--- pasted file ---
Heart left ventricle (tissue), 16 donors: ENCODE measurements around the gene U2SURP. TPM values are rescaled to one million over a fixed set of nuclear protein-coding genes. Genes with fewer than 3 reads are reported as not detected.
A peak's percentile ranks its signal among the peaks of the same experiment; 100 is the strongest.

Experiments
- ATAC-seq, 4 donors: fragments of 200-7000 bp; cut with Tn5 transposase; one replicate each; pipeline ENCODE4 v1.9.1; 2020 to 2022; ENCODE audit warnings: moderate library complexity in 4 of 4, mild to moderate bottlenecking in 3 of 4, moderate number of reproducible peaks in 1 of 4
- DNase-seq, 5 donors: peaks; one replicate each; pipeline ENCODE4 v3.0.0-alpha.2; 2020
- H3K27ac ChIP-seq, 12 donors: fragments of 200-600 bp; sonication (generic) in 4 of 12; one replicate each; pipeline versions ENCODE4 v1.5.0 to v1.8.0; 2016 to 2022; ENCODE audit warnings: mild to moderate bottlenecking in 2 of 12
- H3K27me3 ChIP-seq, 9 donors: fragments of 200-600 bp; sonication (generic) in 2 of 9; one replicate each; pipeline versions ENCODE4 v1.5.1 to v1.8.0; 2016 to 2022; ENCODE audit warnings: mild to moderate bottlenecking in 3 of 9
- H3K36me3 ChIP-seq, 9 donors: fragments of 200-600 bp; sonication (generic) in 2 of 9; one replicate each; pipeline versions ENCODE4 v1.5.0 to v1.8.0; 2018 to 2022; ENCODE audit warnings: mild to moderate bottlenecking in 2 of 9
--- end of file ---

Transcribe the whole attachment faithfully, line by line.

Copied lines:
Heart left ventricle (tissue), 16 donors: ENCODE measurements around the gene U2SURP. TPM values are rescaled to one million over a fixed set of nuclear protein-coding genes. Genes with fewer than 3 reads are reported as not detected.
A peak's percentile ranks its signal among the peaks of the same experiment; 100 is the strongest.

Experiments
- ATAC-seq, 4 donors: fragments of 200-7000 bp; cut with Tn5 transposase; one replicate each; pipeline ENCODE4 v1.9.1; 2020 to 2022; ENCODE audit warnings: moderate library complexity in 4 of 4, mild to moderate bottlenecking in 3 of 4, moderate number of reproducible peaks in 1 of 4
- DNase-seq, 5 donors: peaks; one replicate each; pipeline ENCODE4 v3.0.0-alpha.2; 2020
- H3K27ac ChIP-seq, 12 donors: fragments of 200-600 bp; sonication (generic) in 4 of 12; one replicate each; pipeline versions ENCODE4 v1.5.0 to v1.8.0; 2016 to 2022; ENCODE audit warnings: mild to moderate bottlenecking in 2 of 12
- H3K27me3 ChIP-seq, 9 donors: fragments of 200-600 bp; sonication (generic) in 2 of 9; one replicate each; pipeline versions ENCODE4 v1.5.1 to v1.8.0; 2016 to 2022; ENCODE audit warnings: mild to moderate bottlenecking in 3 of 9
- H3K36me3 ChIP-seq, 9 donors: fragments of 200-600 bp; sonication (generic) in 2 of 9; one replicate each; pipeline versions ENCODE4 v1.5.0 to v1.8.0; 2018 to 2022; ENCODE audit warnings: mild to moderate bottlenecking in 2 of 9